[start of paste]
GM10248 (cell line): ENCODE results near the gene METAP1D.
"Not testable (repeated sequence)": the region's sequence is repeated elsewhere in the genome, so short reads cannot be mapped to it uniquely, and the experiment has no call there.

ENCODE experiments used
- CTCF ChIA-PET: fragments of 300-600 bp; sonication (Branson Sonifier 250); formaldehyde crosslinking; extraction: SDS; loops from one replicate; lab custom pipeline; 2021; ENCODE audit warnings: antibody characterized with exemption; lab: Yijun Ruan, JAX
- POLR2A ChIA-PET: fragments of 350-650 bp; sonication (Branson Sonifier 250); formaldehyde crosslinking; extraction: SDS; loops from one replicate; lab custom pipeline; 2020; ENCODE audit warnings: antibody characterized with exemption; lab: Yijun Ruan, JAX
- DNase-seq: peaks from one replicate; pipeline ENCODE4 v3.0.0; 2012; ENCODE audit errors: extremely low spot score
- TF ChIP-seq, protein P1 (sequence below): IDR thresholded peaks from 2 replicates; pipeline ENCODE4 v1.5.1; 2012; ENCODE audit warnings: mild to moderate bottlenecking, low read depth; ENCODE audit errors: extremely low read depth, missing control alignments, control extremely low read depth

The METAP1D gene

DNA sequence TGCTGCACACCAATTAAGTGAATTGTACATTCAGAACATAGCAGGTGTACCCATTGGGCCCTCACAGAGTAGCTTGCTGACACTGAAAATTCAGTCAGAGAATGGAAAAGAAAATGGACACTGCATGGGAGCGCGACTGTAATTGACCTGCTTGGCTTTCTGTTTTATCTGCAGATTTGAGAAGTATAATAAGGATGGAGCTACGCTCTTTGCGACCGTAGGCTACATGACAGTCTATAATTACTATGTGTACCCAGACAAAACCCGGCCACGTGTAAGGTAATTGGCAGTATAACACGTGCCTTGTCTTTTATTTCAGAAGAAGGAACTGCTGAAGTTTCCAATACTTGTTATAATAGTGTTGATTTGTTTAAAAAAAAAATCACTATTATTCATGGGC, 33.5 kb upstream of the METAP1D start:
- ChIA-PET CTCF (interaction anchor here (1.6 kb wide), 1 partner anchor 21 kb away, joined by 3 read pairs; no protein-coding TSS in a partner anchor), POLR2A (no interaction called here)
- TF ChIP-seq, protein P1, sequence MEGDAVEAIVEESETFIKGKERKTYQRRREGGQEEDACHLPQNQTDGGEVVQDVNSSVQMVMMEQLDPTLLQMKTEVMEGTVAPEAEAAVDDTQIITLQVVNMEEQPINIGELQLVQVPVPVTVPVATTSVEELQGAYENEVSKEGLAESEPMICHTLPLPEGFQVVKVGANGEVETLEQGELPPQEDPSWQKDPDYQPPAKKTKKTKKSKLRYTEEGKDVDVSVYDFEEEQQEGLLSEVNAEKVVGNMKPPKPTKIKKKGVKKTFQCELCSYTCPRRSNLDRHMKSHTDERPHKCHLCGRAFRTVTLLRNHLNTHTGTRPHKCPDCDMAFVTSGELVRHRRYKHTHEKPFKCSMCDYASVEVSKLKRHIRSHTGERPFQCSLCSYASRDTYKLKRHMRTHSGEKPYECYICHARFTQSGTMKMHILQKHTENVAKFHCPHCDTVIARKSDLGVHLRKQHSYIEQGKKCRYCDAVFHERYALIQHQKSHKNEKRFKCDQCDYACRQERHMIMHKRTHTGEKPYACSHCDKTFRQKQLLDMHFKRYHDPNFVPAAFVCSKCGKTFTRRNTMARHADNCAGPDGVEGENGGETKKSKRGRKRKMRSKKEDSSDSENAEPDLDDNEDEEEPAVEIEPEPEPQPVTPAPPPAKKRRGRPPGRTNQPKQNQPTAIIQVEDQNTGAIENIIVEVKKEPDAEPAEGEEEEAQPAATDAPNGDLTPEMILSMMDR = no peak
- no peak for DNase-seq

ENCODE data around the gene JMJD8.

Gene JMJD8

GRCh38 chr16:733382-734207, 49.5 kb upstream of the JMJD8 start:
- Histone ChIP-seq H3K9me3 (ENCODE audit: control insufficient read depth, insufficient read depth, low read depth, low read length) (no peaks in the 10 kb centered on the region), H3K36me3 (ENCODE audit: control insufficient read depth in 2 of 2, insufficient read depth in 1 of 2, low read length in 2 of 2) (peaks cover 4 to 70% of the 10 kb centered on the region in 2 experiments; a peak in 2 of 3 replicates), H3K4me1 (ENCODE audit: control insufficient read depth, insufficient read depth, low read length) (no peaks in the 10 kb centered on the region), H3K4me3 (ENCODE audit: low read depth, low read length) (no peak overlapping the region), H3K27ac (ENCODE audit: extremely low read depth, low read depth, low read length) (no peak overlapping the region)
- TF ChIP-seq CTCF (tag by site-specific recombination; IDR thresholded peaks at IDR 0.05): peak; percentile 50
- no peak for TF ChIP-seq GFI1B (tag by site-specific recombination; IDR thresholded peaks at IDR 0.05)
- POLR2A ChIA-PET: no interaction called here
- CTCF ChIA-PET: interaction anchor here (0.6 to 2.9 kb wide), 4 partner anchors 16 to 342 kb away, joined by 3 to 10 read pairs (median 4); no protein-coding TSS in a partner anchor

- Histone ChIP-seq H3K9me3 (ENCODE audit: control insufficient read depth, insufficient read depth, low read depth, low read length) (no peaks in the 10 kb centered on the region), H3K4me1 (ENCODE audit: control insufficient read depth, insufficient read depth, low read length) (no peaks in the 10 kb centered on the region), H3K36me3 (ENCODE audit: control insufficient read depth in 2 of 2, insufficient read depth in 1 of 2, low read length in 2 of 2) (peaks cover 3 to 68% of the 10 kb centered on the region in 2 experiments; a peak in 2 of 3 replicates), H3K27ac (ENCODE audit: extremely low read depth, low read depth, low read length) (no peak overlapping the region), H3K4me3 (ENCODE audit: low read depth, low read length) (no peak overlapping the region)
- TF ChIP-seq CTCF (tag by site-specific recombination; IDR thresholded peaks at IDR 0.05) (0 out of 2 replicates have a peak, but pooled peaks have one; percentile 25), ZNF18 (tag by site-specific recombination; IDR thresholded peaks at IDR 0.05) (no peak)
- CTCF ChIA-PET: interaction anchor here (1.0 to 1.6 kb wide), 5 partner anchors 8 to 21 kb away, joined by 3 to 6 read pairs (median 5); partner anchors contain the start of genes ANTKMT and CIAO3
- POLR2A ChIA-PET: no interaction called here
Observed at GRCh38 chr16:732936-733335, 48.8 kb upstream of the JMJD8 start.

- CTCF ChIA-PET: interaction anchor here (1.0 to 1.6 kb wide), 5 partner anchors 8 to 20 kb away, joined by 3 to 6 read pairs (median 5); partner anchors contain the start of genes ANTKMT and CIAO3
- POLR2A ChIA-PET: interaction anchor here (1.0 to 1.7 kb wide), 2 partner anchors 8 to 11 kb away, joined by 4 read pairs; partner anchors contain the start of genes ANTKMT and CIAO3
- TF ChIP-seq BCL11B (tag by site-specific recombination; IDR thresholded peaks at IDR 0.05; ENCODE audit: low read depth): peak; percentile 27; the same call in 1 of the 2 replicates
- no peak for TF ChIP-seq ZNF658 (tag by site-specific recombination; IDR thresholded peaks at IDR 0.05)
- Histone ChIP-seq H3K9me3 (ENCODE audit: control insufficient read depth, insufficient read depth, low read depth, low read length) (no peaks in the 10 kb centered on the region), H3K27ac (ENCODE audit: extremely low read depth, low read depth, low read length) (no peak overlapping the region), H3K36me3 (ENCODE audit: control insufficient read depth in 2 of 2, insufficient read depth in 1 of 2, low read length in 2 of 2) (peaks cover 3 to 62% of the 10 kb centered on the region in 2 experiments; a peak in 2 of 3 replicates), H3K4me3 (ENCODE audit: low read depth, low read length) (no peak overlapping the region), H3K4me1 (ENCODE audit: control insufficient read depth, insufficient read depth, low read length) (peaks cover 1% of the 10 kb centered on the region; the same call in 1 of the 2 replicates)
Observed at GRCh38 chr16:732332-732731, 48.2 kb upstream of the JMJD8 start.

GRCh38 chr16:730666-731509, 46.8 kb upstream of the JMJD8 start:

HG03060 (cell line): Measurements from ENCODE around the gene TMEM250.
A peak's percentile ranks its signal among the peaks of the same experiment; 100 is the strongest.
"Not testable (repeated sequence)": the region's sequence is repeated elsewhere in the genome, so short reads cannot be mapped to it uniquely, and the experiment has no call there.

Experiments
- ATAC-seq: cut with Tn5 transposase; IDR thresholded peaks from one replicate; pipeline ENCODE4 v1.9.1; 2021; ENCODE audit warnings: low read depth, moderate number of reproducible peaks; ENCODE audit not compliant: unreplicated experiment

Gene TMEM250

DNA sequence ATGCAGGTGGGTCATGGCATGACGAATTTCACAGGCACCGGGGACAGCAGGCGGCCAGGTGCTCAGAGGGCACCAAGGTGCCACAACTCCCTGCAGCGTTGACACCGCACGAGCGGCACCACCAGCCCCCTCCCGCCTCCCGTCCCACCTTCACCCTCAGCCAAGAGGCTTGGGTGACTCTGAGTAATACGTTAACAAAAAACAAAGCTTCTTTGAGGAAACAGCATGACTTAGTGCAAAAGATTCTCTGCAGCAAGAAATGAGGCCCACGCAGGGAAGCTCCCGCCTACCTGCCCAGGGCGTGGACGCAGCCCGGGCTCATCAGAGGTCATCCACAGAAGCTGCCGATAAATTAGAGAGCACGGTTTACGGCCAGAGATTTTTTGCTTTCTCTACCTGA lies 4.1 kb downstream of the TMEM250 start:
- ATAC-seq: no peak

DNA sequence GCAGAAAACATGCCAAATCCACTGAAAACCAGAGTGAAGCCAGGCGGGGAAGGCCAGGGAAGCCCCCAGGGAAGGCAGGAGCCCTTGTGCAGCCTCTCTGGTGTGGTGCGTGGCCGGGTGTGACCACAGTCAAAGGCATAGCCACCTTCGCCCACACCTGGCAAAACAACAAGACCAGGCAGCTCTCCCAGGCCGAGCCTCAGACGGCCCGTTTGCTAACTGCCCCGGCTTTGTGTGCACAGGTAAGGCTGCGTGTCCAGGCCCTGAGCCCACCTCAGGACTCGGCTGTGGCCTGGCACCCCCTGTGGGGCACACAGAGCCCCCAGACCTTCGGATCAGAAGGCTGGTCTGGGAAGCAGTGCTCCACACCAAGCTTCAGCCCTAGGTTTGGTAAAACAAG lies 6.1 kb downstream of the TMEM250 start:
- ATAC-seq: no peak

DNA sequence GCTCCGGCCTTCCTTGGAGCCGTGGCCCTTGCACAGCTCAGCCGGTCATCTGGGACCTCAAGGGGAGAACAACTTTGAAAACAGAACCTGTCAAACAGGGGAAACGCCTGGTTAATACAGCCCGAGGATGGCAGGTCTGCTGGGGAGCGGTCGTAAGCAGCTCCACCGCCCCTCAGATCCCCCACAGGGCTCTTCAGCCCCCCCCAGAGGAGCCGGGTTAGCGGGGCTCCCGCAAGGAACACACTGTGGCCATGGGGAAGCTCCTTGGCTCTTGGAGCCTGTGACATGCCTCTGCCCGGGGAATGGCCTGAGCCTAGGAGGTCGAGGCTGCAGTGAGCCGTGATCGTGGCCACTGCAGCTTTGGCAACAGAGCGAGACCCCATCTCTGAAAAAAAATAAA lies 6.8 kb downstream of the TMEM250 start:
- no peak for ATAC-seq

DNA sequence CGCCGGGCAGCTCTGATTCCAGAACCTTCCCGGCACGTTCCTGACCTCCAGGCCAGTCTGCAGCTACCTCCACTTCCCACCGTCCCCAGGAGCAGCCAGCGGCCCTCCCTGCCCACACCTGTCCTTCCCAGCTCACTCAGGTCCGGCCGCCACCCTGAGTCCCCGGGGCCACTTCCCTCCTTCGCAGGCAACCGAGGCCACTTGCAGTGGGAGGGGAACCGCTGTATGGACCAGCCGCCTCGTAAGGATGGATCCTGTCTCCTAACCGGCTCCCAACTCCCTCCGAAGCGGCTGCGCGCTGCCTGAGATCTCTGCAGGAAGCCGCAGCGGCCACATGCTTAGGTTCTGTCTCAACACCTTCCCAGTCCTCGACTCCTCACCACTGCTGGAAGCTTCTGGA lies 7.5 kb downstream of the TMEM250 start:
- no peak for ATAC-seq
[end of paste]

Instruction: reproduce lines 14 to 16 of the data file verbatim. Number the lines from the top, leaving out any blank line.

Gene JMJD8

GRCh38 chr16:733382-734207, 49.5 kb upstream of the JMJD8 start:
- Histone ChIP-seq H3K9me3 (ENCODE audit: control insufficient read depth, insufficient read depth, low read depth, low read length) (no peaks in the 10 kb centered on the region), H3K36me3 (ENCODE audit: control insufficient read depth in 2 of 2, insufficient read depth in 1 of 2, low read length in 2 of 2) (peaks cover 4 to 70% of the 10 kb centered on the region in 2 experiments; a peak in 2 of 3 replicates), H3K4me1 (ENCODE audit: control insufficient read depth, insufficient read depth, low read length) (no peaks in the 10 kb centered on the region), H3K4me3 (ENCODE audit: low read depth, low read length) (no peak overlapping the region), H3K27ac (ENCODE audit: extremely low read depth, low read depth, low read length) (no peak overlapping the region)